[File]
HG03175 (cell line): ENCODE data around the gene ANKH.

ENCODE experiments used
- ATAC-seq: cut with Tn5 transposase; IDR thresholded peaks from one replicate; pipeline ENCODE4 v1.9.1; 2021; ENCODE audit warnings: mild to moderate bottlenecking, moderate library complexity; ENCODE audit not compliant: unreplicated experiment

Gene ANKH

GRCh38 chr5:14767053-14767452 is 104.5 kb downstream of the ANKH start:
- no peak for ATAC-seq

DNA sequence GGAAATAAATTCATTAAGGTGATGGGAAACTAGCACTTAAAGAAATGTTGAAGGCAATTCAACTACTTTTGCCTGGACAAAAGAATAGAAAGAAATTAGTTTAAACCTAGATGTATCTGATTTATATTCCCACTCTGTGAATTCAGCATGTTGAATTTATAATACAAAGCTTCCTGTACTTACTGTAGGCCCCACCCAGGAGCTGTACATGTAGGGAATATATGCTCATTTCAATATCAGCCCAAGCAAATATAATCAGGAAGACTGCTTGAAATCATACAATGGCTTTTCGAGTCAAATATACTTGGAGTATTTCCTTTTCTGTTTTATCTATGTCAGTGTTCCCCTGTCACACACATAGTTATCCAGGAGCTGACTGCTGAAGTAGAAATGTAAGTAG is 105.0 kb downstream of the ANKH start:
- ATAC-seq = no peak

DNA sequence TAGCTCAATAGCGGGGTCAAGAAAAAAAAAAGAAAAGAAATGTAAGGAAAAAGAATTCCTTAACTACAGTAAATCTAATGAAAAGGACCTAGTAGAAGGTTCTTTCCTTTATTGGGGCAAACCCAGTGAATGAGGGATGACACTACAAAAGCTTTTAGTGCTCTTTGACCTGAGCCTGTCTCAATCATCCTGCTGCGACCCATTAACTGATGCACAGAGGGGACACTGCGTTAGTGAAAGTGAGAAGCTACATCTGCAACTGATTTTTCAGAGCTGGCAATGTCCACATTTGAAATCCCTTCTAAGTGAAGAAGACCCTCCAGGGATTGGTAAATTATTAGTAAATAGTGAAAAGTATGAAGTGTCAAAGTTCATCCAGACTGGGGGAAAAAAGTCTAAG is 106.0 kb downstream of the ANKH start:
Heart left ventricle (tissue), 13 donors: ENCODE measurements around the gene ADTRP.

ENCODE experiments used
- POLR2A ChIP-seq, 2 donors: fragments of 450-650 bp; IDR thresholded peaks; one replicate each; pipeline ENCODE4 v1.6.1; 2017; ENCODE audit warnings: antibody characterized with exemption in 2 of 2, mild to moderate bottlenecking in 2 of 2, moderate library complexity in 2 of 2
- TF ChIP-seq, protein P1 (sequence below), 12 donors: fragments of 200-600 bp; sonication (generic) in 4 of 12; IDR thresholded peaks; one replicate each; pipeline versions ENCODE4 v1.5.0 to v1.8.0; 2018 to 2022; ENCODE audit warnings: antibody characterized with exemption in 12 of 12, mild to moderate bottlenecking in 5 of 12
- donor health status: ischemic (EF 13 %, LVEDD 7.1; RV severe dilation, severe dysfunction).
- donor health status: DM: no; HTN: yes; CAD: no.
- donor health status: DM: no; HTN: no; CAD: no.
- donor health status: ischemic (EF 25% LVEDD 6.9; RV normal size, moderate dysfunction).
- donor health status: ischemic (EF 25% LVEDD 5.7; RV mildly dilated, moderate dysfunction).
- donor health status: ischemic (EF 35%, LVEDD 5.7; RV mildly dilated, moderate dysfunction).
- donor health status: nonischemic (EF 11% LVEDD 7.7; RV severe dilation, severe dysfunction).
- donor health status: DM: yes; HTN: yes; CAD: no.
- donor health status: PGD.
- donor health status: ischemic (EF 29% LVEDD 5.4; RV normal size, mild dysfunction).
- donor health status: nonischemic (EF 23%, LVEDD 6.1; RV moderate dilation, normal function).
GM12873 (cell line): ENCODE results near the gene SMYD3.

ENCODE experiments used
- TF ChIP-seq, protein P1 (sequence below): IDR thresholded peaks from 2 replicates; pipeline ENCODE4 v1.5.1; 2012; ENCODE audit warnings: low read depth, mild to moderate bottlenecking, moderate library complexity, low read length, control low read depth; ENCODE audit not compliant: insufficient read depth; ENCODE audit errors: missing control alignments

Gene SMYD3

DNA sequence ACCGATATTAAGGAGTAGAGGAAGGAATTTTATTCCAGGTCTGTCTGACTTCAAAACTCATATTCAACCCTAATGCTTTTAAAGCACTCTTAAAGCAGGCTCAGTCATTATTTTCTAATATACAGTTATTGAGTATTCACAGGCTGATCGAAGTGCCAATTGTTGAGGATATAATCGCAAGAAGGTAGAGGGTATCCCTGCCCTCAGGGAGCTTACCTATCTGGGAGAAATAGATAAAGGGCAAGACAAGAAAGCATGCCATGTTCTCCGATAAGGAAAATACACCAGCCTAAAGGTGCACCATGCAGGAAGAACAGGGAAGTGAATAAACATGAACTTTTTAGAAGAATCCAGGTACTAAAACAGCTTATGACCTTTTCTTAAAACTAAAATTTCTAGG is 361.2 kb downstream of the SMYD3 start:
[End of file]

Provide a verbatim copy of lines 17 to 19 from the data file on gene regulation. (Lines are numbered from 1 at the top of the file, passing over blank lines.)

- donor health status: ischemic (EF 25% LVEDD 6.9; RV normal size, moderate dysfunction).
- donor health status: ischemic (EF 25% LVEDD 5.7; RV mildly dilated, moderate dysfunction).
- donor health status: ischemic (EF 35%, LVEDD 5.7; RV mildly dilated, moderate dysfunction).